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ScienceDaily (Oct. 29, 2008) — Today cosmologists are challenging the world to solve a compelling statistical problem, to bring us closer to understanding the nature of dark matter and energy which makes up 95 per cent of the ‘missing’ universe.
The GRavitational lEnsing Accuracy Testing 2008 (GREAT08) PASCAL Challenge is being set by 38 scientists across 19 international institutions, with the aim of enticing other researchers to crack it by 30 April 2009. "We realised that solving our image processing problem doesn’t require knowledge of astronomy, so we’re reaching out to attract novel approaches from other disciplines”.Source
Twenty per cent of our universe seems to be made of dark matter, an unknown substance that is fundamentally different to the material making up our known world. Seventy-five per cent of the universe appears to be made of a completely mysterious substance dubbed dark energy. One possible explanation for these surprising observations is that Einstein’s law of gravity is wrong.Source
In order to analyze the influx of computer data from telescopes around the world and out in space, the GRavitational lEnsing Accuracy Testing 2008 (GREAT08) PASCAL Challenge, a group of 38 scientists from 19 international institutions, hopes to solve the riddle of dark acceleration in the Hubble Constant by 30 April 2009. Because the data is primarily images of supernovae and their spectrographs, the computational requirements could be distributed across a wide assortment of disciplines—some not necessarily in the astronomical realm. By making use of distributed processing, astronomers can unburden their own computer resources and use any number of voluntary subscribers for assistance. Who knows, in the near future your computer may be helping to remove image artifacts from Hubble Space Telescope data.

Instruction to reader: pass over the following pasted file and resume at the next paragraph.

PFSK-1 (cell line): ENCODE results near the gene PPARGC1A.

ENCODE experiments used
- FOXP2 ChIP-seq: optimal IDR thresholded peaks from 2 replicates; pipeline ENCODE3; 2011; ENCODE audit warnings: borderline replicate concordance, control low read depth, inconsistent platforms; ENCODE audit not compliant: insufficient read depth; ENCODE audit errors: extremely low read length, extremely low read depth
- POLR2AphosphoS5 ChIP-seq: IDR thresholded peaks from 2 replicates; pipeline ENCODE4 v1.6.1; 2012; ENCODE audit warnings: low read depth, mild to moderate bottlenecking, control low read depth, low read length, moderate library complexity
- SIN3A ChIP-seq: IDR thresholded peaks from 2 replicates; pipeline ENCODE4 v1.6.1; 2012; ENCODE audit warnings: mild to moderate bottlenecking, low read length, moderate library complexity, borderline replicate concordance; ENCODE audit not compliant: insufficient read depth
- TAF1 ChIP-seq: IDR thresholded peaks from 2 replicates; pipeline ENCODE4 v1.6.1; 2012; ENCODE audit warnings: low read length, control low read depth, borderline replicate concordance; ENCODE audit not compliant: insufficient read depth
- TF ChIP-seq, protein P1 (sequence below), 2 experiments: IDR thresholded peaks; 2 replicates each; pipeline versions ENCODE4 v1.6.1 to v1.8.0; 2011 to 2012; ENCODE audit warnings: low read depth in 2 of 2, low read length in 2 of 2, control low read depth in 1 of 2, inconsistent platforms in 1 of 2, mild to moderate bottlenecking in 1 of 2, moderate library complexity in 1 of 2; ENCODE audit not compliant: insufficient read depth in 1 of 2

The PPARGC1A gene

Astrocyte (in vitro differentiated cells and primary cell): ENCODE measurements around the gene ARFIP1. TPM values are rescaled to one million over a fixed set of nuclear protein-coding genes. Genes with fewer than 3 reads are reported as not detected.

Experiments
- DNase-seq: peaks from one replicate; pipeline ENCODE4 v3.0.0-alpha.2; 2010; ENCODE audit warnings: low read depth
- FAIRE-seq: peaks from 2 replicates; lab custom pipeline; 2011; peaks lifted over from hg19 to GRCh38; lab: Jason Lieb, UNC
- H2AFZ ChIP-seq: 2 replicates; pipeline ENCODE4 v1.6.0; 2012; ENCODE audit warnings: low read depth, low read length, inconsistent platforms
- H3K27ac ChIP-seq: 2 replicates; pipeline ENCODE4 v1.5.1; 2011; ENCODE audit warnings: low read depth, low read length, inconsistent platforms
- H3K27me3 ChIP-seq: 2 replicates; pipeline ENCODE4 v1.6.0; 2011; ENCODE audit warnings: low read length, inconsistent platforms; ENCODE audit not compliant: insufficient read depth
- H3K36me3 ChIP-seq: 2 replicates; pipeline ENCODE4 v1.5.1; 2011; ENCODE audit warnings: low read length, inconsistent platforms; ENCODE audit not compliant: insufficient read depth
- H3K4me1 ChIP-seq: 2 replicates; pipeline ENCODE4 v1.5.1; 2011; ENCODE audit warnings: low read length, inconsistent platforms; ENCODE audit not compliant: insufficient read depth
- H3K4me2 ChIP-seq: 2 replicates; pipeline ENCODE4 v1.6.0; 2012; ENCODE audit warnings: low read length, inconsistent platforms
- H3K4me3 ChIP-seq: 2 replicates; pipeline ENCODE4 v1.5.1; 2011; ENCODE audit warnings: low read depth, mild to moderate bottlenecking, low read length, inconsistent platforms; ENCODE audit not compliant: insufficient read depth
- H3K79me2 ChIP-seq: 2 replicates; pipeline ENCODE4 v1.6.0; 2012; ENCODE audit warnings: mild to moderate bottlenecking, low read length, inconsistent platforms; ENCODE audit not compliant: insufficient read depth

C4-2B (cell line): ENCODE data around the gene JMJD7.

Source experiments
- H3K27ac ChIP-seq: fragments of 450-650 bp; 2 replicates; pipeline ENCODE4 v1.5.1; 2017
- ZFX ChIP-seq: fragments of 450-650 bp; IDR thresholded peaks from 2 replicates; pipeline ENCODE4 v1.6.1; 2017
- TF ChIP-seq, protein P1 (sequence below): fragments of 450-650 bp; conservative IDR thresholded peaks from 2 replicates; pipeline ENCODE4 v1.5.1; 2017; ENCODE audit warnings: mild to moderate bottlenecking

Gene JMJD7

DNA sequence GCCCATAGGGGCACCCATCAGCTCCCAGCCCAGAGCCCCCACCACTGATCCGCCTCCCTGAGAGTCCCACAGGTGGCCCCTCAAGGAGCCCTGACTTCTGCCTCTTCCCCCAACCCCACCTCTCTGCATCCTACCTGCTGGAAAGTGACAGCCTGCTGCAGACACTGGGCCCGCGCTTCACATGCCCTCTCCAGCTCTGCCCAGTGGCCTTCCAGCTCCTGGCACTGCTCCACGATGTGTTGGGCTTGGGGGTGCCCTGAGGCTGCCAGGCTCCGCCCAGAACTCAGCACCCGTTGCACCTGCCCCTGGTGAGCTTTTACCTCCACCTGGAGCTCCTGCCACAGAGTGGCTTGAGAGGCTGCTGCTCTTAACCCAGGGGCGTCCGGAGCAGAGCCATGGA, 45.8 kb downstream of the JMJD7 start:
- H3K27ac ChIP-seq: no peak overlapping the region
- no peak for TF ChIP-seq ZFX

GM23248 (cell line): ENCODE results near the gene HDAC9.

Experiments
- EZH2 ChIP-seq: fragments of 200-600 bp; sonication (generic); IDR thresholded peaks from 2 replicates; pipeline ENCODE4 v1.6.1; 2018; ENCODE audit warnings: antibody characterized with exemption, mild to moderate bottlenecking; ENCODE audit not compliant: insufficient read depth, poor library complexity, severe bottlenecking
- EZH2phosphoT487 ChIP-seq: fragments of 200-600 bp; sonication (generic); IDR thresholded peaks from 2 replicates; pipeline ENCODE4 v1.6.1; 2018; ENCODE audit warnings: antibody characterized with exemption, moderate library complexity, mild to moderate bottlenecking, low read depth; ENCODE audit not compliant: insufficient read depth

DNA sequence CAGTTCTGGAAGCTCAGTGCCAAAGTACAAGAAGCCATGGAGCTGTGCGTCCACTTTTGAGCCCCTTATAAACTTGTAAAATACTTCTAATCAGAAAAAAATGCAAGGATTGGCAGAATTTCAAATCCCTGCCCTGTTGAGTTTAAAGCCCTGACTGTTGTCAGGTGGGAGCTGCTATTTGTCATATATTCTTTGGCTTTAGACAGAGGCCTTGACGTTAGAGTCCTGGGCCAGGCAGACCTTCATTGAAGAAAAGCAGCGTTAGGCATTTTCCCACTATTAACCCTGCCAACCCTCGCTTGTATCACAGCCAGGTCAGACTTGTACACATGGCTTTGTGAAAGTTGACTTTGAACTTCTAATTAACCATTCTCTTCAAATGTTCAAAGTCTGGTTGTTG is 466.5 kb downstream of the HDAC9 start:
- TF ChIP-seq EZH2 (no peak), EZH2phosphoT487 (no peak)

But is all this effort necessary? Even some NASA scientists are questioning the existence of dark energy. What is the more likely explanation for the supernovae anomalies that led to the dark energy theory? Cosmologists made their first mistake when they ignored electricity as a significant force in the cosmos. For example, Supernova 1987a, the closest supernova to Earth ever studied, exhibits unmistakable signs of electrical discharge.